Improbably, Peabody escapes from the guillotine and leads Robespiere and his soldiers on a merry chase through the Parisian sewers. By igniting the collected methane to create an explosion, Peabody engineers a brilliant egress.
Of course, strictly logically there must have been hundreds, perhaps thousands, of deaths from such an explosion under the city; there certainly is no way that Robespiere could have survived unscathed. This, though, is a cartoon explosion, propelling the heroes several miles through the air to a skillfully smooth landing outside the city while leaving their pursuers with nothing worse than sooty faces and tattered clothes. We again have one of those absurd events, this time which can only happen in cartoons. It seems that the duo have changed history without killing anyone, and so have not directly impacted their own future. The daring escape of one unidentified noble dog is unlikely to be more than a footnote in the history books, particularly as Robespiere will undoubtedly have it reported that he was killed trying to escape.
We would also expect an explosion of that magnitude to have devastating effects on buildings and sewers and substructures in Paris, but again it is a cartoon explosion and apparently has no harmful effects at all. It is one of those movie events that could not happen in reality not because of the laws of time travel but because of those laws of physics which are routinely ignored in cartoons. If you grasp the concepts so ably presented in Who Framed Roger Rabbit concerning the nature of Toons and their world, you understand that none of these people or places are subject to the same laws of physics as our reality.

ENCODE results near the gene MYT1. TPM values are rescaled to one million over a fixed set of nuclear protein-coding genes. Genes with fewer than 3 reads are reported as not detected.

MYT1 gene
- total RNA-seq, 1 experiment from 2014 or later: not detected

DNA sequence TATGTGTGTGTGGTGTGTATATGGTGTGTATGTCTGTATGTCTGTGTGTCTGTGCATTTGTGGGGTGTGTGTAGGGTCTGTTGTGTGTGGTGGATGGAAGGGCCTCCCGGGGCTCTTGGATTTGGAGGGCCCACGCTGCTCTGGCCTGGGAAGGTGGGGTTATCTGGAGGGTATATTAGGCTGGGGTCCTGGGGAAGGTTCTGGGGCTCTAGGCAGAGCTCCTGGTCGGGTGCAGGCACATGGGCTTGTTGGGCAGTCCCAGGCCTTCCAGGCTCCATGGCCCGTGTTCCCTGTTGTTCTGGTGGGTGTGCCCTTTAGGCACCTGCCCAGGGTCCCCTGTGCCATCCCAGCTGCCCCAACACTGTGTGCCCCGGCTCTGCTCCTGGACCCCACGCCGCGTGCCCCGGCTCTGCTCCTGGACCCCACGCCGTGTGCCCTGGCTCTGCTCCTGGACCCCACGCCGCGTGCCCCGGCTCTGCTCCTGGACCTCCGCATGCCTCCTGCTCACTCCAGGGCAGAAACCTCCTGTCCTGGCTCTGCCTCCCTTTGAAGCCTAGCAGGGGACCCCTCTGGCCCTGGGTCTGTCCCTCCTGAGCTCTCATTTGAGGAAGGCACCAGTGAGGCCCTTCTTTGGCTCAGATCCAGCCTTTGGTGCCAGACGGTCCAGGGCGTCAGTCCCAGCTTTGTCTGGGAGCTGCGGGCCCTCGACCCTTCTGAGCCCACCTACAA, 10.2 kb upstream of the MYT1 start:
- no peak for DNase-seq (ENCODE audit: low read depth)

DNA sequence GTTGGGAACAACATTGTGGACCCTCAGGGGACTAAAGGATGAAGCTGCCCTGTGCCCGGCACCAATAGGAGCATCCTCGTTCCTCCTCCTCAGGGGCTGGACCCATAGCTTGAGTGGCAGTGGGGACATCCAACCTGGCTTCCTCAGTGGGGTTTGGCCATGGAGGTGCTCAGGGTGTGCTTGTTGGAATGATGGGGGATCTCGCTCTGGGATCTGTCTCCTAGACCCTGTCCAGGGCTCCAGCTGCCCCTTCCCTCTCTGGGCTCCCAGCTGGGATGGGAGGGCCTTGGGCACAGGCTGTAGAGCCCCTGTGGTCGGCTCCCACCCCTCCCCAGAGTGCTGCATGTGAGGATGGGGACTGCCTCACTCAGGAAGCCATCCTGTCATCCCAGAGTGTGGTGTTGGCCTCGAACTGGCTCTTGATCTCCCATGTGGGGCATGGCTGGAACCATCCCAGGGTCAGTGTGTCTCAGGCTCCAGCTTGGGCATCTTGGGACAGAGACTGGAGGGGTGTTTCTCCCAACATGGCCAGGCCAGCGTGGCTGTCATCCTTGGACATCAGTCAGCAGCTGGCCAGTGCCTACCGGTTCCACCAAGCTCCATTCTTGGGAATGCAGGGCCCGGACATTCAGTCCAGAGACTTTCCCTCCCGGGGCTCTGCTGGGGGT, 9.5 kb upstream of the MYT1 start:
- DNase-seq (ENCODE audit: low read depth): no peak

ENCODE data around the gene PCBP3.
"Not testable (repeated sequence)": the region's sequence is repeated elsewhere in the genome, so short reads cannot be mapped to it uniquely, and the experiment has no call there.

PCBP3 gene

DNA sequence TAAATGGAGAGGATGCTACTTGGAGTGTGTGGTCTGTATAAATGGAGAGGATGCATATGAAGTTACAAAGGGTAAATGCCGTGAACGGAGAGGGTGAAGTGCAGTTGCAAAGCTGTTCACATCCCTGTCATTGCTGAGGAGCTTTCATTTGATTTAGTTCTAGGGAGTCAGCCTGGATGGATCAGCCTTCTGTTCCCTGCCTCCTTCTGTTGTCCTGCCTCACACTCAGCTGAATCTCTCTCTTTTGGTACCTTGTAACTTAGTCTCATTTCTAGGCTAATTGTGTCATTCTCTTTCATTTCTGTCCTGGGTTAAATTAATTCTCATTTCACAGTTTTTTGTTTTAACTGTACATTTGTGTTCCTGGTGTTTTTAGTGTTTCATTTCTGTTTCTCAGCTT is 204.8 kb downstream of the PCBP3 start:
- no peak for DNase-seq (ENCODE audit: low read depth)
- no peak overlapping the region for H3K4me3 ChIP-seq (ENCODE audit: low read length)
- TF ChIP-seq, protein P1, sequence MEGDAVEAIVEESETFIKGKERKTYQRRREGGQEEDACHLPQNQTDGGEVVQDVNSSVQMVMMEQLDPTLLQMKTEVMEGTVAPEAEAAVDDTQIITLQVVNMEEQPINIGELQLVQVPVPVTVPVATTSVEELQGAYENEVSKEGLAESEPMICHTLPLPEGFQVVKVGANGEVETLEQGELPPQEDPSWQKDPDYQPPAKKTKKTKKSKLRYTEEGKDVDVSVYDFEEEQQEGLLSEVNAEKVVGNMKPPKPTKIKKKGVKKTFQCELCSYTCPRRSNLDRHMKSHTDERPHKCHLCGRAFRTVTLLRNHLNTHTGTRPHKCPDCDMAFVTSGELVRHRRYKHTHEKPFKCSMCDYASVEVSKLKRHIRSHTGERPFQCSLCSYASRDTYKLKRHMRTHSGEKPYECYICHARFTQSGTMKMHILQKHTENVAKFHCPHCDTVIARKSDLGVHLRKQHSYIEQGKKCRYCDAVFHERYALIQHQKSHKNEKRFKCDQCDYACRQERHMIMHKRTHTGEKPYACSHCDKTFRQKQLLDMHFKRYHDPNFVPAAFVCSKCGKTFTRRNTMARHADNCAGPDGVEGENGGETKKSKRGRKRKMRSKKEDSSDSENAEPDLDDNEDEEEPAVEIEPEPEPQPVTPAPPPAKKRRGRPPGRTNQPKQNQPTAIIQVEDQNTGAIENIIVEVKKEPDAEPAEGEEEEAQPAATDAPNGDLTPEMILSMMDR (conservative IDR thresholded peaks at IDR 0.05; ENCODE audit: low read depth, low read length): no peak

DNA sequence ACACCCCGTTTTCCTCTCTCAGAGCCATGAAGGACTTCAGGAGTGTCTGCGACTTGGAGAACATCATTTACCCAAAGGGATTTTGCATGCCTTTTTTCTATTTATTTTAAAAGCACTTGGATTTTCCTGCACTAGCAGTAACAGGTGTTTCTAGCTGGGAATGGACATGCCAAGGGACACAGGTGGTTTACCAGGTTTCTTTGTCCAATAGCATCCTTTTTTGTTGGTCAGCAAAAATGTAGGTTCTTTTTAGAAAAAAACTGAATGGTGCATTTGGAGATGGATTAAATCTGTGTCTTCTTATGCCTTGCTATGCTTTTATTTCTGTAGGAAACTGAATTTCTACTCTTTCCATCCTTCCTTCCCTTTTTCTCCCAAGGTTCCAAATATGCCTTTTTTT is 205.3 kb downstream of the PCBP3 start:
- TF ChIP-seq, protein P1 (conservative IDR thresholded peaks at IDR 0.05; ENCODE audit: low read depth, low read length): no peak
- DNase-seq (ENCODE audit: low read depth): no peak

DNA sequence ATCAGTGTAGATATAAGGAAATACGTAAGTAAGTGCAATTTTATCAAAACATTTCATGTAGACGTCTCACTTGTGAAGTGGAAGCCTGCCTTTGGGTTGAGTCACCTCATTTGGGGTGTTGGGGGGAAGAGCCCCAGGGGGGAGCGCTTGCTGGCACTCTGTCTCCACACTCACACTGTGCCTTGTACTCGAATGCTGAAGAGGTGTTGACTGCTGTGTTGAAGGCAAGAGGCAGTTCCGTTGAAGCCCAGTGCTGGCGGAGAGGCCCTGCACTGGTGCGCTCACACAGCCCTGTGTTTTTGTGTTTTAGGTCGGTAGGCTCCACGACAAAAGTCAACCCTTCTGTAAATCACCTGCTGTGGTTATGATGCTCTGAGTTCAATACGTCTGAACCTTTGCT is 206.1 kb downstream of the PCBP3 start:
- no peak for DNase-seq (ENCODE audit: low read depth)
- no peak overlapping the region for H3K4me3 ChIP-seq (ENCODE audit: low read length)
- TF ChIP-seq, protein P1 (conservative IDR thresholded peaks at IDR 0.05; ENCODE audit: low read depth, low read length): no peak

That does not, however, mean that they are not subject to the same logical rules of time.
Sherman mentions to Penny that he met George Washington, and has to prove it by showing her the WABAC machine, which she insists on using. (Yes, the lovely Penny Peterson is a spoiled brat and a nag in addition to being a bully.) We are given that Sherman takes her to meet George Washington. It is unclear what other stops they may have made, but ultimately they visit ancient Egypt, where Penny is separated from Sherman, who decides he cannot rescue her and must get help from Mr. Peabody, so he returns to the party where the dog is entertaining the Peterson parents and enlists his aid. This introduces the main trip of the story, but it gives us a preliminary trip of some concern.
Since we are unclear as to when else the young couple visited we will simplify the trip to those two stops in that sequence. We date Washington to the late eighteenth/early nineteenth century; we are given 1332 B.C. as the date for the Egypt stop. That means we have two anomalies to resolve, the first because Sherman traveled from the present to the eighteenth century, the second because he traveled from a very short time later in the eighteenth century to a more distant past.
To clarify, Sherman and Penny are born in the twenty-first century, a time that came into existence without their appearance in the past. They then departed from that century after a few years and traveled to the late eighteenth (or early nineteenth) century. This changes history to the degree that they are now present in events in which they were not previously involved. At the very least, it changes what George Washington did that day. It is at least remotely possible that something they did would cause one of them, or the time machine, never to have existed, or to change events such that they never made the trip. However, before we resolve this the new history is changed again, they leave from the nineteenth century and head back 1332 B.C. This introduces a second anomaly arising from the first.